Ultimately, I continue to think that weather premiums will start to creep up into grain markets but it needs to see more rain and not a whole lot of planting activity. That said, there is more rain in the forecast this week for the Midwest, which should keep the planting pace behind the normal average.  Going into today’s USDA crop progress report, traders are looking for corn planting to be at 15%-17% complete, close to last year’s pace but behind the 25% seasonal average. For soybeans, the market is expecting 5% (which would match last year and the average) while hard red spring wheat exports is expected to come in at just 15% (36% average).
Wheat Exports Shining Bright
While I said last week that wheat prices could be in a tough position for 2019/20, strong export volumes to end 2018/19 are hard to ignore. Canadian non-durum wheat exports through Week 38 are tracking 15% higher year-over-year with 13.2 MMT shipped out. Barring a significant geopolitical turn of events, it seems more and more likely that Agriculture Canada’s target of 18.7 MMT for the whole of the 2018/19 crop year will be eclipsed.
Comparably, both U.S. hard red winter wheat exports and soft red winter wheat exports have picked up considerably over the last few months. Through their week 46, SRW wheat exports are tracking nearly 30% higher-year over-year, but HRW wheat exports have been dealt with some tougher competition, now tracking nearly 18% behind last year’s pace.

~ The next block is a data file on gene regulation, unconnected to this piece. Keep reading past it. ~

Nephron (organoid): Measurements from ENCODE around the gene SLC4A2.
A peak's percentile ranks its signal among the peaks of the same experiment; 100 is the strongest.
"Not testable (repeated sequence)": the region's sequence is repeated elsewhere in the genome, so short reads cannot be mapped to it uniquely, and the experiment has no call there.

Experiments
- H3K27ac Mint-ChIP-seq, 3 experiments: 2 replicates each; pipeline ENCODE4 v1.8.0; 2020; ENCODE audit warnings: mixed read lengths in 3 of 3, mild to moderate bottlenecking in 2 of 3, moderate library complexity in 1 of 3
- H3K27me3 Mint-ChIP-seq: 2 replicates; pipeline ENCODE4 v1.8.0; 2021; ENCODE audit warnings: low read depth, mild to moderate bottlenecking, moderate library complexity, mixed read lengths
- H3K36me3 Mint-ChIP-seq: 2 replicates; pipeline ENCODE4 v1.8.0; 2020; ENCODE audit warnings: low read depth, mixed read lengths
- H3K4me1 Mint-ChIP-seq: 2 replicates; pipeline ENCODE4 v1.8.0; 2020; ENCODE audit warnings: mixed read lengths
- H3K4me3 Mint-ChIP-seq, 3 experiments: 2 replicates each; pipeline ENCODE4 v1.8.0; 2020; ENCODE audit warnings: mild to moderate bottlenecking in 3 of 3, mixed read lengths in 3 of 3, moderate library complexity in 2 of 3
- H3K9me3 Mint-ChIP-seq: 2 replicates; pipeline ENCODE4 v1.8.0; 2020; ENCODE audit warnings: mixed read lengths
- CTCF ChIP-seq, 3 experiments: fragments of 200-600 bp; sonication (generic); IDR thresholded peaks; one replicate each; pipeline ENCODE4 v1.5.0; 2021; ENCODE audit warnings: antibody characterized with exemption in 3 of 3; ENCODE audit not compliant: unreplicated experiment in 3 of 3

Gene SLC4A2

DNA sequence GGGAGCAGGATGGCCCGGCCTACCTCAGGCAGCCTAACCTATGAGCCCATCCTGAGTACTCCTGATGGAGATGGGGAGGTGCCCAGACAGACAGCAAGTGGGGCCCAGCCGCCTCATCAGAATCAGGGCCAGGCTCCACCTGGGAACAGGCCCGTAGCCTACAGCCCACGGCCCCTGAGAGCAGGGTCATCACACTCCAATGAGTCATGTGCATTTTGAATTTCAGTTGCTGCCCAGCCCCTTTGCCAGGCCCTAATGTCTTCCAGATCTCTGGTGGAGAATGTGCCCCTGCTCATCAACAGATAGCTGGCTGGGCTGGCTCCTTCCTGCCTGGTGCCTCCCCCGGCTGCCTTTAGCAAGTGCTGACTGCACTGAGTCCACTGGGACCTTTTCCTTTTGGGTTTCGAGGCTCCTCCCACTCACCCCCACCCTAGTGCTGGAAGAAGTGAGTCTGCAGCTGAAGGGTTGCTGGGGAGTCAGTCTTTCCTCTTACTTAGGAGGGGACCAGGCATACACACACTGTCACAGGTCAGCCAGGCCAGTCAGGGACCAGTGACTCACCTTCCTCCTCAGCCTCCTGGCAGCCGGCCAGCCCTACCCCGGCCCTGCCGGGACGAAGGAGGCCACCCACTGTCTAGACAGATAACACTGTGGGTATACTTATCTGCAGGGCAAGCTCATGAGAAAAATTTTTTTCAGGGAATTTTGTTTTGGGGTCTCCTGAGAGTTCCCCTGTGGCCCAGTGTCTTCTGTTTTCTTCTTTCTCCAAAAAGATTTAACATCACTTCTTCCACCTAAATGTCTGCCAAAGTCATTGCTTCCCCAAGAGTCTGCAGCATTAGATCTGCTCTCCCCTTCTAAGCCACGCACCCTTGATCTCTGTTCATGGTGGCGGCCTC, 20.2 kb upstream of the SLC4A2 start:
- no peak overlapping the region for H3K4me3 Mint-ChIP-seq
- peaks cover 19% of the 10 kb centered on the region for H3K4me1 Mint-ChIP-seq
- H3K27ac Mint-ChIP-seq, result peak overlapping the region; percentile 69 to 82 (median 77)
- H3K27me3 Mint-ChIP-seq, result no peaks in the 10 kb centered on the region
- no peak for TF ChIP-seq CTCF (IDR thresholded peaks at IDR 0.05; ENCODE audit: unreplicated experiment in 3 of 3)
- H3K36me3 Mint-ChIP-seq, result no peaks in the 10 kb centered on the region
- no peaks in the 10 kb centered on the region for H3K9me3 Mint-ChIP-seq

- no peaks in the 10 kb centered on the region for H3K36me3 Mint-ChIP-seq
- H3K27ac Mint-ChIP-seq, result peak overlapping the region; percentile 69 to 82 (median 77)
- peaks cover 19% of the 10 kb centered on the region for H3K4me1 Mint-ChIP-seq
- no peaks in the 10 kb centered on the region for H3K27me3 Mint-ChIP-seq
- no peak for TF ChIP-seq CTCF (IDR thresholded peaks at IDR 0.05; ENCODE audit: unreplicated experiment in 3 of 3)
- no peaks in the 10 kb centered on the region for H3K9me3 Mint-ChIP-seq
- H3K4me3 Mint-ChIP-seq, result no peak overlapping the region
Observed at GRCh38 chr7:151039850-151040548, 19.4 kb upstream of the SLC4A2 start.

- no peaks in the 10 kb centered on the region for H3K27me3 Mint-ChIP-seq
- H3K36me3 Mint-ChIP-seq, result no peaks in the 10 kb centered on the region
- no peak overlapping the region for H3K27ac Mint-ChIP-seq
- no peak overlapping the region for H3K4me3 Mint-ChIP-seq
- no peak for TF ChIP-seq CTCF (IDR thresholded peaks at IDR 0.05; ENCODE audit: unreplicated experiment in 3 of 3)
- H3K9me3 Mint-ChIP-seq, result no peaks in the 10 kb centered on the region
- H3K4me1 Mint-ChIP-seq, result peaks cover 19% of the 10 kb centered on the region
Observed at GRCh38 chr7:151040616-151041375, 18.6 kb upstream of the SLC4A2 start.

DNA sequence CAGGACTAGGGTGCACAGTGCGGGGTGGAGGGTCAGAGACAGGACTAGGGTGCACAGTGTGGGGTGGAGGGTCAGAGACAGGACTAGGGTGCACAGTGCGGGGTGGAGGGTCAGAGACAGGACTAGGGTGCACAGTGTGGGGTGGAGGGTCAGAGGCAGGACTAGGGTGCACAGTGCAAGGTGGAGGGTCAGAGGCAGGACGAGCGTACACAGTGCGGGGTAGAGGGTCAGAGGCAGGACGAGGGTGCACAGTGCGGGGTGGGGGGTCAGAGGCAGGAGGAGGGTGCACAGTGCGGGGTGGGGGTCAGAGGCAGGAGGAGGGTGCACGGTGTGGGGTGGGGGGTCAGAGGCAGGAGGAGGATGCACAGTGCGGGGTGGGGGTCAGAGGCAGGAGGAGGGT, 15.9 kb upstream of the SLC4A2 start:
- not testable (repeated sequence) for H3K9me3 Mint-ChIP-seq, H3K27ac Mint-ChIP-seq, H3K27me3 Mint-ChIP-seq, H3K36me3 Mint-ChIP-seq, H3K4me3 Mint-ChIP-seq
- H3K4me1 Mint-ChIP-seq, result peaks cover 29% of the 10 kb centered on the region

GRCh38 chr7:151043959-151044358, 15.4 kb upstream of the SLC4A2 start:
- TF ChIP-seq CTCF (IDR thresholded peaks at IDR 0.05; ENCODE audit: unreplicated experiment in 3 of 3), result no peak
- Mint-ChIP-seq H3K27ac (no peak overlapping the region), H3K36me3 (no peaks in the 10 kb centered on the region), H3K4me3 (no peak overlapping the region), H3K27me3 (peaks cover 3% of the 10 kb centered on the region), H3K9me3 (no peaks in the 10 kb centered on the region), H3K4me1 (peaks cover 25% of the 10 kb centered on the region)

Elsewhere in the world, Russian old crop wheat prices dropped more than 1% last week, now sitting around $221 USD/MT (or about $6 USD and $8.10 CAD per bushel if converting metric tonnes into bushels).  This is mainly a result of a strong Russian Ruble and a slowdown in old crop demand. This was referenced by SovEcon last week as they lowered their estimate of 2018/19 Russian wheat exports by 200,000 MT to 34.9 MMT. For new crop Russian wheat prices for delivery in June/July, values are sitting closer to $187 USD/bushel (or $5.09 USD and $6.85 CAD per bushel). Worth considering is that this more than $30 USD/MT below current U.S. HRW wheat prices for the same movement.
Of course, we’re at the time of year where the flip-flop between old and new crop grain prices is continuous so it’s worthwhile to ignore the noise where applicable. For example, if you’re sold out of old crop, why bother looking at old crop wheat prices?
On a logistical note, I have some travel and time away from the office the next few weeks so don’t expect the next FarmLead Breakfast Brief until next Friday (which will be right before the May WASDE report from the USDA at 11AM CST on May 10th).
Due to some travel this morning, there is no futures grain prices in today’s FarmLead Breakfast Brief, but you can find them here.
COMMODITY TRADING INVOLVES RISK AND MAY NOT BE SUITABLE FOR ALL RECIPIENTS OF THIS POST. Neither the information presented, nor any opinions expressed, constitutes a solicitation for the purchase or sale of any commodities. The thoughts expressed in this email and basic data from which they are derived are believed to be reliable, but cannot be guaranteed due to uncertainty about future events and complexities surrounding commodity markets. Those acting on the information are responsible for their own actions.